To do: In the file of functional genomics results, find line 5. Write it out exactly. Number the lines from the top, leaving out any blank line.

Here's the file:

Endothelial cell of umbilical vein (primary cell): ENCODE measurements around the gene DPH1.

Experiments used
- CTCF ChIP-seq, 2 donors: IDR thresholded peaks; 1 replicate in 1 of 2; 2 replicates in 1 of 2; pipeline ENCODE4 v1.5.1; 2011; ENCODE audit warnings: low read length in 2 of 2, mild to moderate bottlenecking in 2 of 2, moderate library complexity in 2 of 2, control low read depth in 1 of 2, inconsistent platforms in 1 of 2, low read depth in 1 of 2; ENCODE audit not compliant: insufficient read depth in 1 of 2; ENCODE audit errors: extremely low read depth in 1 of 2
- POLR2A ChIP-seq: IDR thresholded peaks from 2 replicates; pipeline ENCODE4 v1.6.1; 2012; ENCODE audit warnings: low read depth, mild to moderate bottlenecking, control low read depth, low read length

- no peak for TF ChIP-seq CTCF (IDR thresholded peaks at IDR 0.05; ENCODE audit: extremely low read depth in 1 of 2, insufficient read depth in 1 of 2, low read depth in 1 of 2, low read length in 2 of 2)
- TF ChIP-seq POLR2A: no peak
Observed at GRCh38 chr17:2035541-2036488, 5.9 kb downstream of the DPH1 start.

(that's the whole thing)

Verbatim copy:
- no peak for TF ChIP-seq CTCF (IDR thresholded peaks at IDR 0.05; ENCODE audit: extremely low read depth in 1 of 2, insufficient read depth in 1 of 2, low read depth in 1 of 2, low read length in 2 of 2)